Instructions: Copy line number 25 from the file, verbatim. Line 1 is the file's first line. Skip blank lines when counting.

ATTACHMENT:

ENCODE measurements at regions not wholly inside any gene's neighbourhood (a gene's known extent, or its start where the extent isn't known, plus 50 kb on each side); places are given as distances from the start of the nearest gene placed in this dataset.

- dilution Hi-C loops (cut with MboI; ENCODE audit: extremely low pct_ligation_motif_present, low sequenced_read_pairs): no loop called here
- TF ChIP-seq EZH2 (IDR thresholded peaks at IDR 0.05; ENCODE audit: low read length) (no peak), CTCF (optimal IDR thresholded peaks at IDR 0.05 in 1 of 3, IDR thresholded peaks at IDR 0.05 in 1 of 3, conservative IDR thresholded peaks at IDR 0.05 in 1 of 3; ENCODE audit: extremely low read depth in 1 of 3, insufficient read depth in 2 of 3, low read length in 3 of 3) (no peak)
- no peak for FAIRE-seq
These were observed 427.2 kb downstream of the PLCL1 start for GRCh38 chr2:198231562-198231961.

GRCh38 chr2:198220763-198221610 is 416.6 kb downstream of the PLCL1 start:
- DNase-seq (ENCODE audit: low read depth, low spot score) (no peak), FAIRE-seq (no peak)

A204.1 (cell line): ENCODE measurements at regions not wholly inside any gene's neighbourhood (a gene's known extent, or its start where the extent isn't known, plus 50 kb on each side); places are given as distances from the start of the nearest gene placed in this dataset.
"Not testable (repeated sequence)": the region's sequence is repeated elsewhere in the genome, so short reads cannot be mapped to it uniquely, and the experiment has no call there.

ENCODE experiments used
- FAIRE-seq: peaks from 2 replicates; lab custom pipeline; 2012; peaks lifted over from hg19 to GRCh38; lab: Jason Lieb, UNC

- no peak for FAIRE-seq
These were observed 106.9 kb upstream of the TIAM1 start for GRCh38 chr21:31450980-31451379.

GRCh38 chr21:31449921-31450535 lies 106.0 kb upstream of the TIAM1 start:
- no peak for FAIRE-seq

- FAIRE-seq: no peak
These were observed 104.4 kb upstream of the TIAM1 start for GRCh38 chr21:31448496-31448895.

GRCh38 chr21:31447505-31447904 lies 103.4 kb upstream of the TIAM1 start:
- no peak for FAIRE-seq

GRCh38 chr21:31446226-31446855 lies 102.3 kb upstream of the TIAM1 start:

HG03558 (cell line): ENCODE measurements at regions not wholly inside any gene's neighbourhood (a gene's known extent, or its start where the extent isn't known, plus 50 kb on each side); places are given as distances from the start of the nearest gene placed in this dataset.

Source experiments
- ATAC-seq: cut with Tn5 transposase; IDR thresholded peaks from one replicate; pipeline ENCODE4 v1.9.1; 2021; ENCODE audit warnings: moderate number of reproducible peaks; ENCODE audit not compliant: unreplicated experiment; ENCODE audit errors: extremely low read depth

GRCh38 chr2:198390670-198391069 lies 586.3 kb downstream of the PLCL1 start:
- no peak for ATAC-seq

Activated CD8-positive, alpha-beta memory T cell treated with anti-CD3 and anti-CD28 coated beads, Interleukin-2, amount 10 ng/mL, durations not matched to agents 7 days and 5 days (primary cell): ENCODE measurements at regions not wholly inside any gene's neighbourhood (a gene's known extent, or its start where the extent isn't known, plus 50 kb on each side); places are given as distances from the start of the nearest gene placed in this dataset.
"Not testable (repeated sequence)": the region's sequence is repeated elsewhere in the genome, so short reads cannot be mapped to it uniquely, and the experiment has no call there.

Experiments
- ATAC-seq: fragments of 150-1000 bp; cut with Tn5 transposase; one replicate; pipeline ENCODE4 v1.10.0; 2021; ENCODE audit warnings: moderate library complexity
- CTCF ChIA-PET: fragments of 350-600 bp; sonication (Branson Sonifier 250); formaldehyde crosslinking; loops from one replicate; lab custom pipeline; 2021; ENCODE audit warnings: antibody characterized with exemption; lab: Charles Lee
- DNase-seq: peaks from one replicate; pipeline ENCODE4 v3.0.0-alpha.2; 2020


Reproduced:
- no peak for ATAC-seq